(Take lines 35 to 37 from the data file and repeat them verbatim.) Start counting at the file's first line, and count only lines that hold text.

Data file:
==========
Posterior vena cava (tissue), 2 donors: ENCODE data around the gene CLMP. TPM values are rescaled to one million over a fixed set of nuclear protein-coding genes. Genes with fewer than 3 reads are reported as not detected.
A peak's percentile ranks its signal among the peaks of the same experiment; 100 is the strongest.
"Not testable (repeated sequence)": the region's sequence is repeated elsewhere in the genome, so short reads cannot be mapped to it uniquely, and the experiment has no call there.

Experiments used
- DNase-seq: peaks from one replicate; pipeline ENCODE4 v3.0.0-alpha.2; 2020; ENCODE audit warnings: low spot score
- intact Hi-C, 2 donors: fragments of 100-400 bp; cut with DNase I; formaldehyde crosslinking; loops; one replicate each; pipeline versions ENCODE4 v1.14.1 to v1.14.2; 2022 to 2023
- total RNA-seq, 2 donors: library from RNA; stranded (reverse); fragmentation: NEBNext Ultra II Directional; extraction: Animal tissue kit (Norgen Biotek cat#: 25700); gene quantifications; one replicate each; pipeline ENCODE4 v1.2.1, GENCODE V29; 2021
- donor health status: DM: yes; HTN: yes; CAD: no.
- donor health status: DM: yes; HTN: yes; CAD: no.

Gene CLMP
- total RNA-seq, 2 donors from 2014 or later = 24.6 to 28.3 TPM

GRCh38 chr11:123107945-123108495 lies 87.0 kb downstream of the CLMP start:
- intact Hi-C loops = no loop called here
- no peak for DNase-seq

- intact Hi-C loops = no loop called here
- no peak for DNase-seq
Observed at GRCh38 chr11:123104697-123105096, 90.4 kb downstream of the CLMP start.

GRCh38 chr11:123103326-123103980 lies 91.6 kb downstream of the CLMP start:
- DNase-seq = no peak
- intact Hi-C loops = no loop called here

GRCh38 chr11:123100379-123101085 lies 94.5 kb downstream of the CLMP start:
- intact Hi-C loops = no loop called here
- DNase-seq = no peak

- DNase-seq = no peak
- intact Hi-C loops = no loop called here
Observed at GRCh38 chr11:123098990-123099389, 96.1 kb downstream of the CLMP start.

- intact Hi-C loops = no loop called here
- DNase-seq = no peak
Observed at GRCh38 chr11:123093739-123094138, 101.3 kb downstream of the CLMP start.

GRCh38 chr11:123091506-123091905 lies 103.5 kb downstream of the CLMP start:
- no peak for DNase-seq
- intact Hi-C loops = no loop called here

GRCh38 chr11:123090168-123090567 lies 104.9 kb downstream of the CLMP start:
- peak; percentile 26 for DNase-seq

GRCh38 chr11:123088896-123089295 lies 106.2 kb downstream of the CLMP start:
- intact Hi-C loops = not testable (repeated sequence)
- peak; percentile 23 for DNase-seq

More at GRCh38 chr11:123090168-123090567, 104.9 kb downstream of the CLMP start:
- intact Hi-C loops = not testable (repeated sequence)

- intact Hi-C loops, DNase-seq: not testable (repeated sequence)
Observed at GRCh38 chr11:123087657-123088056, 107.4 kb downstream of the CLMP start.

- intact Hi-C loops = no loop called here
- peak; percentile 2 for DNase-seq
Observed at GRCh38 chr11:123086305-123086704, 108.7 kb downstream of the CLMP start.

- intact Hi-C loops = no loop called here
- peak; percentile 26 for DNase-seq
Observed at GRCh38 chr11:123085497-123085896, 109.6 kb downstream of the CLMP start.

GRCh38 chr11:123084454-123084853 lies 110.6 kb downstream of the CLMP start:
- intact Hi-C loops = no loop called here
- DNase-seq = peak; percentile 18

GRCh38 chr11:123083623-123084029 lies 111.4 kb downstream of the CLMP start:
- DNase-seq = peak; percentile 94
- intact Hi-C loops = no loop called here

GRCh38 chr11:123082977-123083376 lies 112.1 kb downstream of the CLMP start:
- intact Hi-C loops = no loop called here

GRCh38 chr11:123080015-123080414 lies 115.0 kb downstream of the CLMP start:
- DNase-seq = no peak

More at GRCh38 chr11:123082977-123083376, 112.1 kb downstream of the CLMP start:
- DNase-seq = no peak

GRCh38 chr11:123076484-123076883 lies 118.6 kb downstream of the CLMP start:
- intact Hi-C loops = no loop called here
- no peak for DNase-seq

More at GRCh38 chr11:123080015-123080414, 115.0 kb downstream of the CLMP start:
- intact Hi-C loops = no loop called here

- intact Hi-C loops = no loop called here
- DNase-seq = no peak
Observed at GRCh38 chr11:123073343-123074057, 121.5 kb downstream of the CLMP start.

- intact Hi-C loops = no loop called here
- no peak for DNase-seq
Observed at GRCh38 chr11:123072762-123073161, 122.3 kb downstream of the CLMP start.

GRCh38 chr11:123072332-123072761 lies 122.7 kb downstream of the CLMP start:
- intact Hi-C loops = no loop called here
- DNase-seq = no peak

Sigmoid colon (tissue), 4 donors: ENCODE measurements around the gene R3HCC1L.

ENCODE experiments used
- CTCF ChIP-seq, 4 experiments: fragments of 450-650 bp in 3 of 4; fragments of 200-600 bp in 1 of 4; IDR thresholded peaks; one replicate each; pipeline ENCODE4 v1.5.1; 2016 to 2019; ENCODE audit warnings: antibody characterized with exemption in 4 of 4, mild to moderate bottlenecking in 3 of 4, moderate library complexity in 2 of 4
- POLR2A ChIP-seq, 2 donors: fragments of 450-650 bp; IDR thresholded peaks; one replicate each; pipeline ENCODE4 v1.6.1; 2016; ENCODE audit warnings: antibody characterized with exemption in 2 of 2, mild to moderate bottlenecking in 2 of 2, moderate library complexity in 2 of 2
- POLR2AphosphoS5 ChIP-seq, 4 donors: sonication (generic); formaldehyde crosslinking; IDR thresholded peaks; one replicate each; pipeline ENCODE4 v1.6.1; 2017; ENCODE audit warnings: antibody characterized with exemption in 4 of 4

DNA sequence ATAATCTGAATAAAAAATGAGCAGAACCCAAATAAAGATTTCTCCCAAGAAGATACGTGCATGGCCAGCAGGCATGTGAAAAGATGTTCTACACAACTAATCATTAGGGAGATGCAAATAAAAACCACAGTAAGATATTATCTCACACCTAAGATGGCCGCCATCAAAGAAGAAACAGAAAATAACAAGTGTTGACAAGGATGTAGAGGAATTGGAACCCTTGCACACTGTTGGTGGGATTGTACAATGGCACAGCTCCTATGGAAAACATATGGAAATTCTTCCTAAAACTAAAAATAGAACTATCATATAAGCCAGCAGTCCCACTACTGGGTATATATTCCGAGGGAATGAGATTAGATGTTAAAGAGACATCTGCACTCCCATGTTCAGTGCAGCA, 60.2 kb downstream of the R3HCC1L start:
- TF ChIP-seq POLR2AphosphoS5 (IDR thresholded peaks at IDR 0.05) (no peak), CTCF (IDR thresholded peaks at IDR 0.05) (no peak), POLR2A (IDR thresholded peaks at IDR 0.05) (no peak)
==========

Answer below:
GRCh38 chr11:123088896-123089295 lies 106.2 kb downstream of the CLMP start:
- intact Hi-C loops = not testable (repeated sequence)
- peak; percentile 23 for DNase-seq